The new Labour leadership has rejected the idea of introducing a universal basic income during the Covid-19 crisis, Keir Starmer’s spokesperson confirmed today.
Asked about the proposal following the Labour leader’s first PMQs this afternoon, a spokesperson said: “We agree that the Covid crisis has confirmed that the current social security system isn’t fit for purpose.”
Journalists were reminded that during the leadership election Starmer called for the implementation of a national income guarantee scheme to combat the economic impact of Covid-19.
It was also stressed that the opposition leader has expressed support for the emergency changes made by government to the Universal Credit system, such as increases in the standard allowance.
However, the spokesperson added: “Creating an entirely new social security system is unlikely to be possible during the crisis.”
This view has been advocated by experts such as former Ed Miliband adviser Torsten Bell, now head of the Resolution Foundation, who said UBI now would be “misguided given the pace of what is happening”.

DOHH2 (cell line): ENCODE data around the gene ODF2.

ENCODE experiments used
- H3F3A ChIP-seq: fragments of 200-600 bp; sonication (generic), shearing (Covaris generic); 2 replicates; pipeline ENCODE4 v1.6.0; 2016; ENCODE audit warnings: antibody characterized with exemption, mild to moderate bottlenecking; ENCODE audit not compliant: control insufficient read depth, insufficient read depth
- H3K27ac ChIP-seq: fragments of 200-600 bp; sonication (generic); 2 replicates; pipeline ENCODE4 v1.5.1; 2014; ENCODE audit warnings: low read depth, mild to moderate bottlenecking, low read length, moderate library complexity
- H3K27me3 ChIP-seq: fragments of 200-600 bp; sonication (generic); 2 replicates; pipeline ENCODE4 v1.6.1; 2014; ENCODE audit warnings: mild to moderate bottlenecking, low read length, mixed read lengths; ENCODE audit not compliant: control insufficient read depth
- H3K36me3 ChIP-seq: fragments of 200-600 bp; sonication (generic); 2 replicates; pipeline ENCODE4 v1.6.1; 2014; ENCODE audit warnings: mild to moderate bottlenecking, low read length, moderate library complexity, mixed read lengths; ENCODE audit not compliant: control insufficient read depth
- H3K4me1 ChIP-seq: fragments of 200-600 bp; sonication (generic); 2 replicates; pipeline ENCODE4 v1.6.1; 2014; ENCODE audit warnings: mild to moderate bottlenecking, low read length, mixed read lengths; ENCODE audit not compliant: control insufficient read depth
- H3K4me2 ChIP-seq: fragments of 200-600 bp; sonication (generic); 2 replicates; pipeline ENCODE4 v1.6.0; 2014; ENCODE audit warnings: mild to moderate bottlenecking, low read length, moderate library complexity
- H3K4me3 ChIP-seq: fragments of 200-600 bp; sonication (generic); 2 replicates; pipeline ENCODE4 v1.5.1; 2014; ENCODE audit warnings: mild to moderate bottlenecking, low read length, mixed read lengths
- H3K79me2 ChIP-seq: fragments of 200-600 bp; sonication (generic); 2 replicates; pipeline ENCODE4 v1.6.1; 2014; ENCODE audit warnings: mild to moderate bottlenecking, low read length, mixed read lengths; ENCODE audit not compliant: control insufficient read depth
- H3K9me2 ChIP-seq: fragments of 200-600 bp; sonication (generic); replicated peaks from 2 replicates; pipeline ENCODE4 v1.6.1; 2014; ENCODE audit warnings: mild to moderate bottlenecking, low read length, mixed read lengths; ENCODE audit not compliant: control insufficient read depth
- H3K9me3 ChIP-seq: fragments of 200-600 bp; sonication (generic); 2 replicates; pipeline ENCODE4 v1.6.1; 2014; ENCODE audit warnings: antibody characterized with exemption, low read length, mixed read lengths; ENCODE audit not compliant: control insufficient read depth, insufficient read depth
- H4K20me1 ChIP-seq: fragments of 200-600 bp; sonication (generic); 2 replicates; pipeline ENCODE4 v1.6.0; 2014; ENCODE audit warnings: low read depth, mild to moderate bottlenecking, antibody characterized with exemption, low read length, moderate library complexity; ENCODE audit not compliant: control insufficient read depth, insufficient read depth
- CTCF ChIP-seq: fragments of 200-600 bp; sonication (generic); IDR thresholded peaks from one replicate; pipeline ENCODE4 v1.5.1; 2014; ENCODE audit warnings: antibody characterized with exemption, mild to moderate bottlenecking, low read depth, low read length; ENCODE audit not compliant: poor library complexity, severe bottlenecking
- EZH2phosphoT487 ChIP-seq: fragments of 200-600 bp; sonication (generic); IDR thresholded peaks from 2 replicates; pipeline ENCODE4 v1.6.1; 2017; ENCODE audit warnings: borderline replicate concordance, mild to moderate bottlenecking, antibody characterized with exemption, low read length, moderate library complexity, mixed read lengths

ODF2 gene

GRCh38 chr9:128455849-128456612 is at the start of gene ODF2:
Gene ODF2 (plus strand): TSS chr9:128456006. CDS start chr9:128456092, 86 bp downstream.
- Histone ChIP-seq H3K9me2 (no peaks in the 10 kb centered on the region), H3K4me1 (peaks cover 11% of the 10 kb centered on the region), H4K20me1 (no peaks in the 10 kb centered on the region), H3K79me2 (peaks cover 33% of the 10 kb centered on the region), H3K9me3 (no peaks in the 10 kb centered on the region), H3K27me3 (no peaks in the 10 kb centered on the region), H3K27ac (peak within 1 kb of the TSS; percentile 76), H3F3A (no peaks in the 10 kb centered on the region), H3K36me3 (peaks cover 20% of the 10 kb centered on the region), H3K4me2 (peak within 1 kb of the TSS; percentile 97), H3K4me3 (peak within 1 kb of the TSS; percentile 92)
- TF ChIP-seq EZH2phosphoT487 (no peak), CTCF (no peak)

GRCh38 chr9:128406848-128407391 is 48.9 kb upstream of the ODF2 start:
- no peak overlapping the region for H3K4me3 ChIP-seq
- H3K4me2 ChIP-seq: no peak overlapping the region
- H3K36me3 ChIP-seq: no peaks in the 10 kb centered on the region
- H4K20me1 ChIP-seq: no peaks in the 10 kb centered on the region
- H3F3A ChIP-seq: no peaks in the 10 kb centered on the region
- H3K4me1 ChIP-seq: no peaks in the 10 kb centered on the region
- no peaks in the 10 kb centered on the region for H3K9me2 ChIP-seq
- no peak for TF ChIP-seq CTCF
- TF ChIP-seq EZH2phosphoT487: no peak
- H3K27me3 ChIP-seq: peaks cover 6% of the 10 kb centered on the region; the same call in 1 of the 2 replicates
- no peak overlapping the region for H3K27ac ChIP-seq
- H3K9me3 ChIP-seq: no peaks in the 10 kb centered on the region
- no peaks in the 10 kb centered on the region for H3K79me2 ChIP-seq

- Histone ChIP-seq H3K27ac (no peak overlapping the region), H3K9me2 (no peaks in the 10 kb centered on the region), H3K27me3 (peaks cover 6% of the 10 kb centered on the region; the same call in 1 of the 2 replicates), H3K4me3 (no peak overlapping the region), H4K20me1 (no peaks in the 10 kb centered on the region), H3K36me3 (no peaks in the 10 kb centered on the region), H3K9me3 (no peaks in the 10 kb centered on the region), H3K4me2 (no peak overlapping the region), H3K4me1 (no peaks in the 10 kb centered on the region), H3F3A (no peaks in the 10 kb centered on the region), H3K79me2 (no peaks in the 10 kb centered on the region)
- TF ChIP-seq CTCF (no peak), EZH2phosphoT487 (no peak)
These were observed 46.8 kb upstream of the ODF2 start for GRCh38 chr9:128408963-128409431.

Starmer’s spokesperson concluded: “But as we come out of the pandemic, we’ll be making arguments for a new settlement that is more simple, more effective and offers proper protection to people.”
More than 170 MPs and peers called in March for UBI to be introduced by the government to “give everyone the financial support they need to provide for themselves and their families”.
Labour MPs supportive of UBI include former shadow Treasury team member Clive Lewis, who said: “Covid-19 has shone a spotlight on the frayed, tattered and neglected ‘safety net’ of welfare provision…
“Now, as we edge further into the challenges of the 21st century – where automation, climate collapse and pandemics are already upon us – it’s time build a solid floor under everyone. That’s something only a basic income can give.”
Jonathan Reynolds, recently appointed by Starmer as Labour’s new Shadow Secretary of State for Work and Pensions, is also known to be a supporter of UBI.
Last year, Labour’s election manifesto included the piloting of UBI in select places, with bids submitted from Liverpool and Sheffield among other areas.
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